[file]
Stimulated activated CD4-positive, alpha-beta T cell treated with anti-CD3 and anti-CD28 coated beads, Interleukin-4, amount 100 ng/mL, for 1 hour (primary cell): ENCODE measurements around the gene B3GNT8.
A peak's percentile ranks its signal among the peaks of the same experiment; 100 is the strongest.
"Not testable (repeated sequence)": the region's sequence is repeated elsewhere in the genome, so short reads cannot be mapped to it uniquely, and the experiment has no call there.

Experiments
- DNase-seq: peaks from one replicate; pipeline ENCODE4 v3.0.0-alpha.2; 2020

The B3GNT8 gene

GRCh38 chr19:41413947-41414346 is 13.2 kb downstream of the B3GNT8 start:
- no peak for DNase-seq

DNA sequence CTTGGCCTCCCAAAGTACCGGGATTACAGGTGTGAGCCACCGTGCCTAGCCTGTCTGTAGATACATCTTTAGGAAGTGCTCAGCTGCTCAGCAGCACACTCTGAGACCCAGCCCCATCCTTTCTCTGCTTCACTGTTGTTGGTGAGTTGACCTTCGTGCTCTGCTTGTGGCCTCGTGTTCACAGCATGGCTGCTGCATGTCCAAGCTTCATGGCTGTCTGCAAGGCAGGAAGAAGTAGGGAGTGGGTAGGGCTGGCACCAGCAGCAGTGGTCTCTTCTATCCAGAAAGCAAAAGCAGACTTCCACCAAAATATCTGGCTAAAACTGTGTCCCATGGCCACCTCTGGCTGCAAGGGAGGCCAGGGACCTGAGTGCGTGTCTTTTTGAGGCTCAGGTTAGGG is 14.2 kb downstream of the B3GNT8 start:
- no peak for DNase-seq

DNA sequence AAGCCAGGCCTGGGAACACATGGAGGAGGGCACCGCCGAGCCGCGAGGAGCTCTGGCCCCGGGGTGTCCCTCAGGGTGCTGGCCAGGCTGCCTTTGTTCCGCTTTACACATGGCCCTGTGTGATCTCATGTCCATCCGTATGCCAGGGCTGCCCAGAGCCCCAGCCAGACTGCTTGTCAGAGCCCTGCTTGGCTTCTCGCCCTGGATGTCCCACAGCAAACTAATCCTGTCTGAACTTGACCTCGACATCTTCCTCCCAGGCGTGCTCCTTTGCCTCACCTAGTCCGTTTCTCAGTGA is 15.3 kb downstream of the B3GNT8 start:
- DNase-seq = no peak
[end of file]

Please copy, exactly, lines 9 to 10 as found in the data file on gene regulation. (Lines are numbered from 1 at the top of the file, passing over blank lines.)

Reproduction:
DNA sequence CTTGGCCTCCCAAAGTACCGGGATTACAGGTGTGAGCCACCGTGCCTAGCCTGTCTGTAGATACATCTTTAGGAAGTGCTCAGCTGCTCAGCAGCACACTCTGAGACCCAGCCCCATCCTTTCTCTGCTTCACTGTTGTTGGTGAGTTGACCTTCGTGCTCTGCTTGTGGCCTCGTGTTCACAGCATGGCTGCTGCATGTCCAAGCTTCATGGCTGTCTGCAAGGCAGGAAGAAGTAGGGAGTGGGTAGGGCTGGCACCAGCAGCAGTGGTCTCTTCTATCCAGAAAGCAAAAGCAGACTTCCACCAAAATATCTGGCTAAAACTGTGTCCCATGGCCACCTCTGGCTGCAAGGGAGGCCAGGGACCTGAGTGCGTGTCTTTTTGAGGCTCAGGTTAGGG is 14.2 kb downstream of the B3GNT8 start:
- no peak for DNase-seq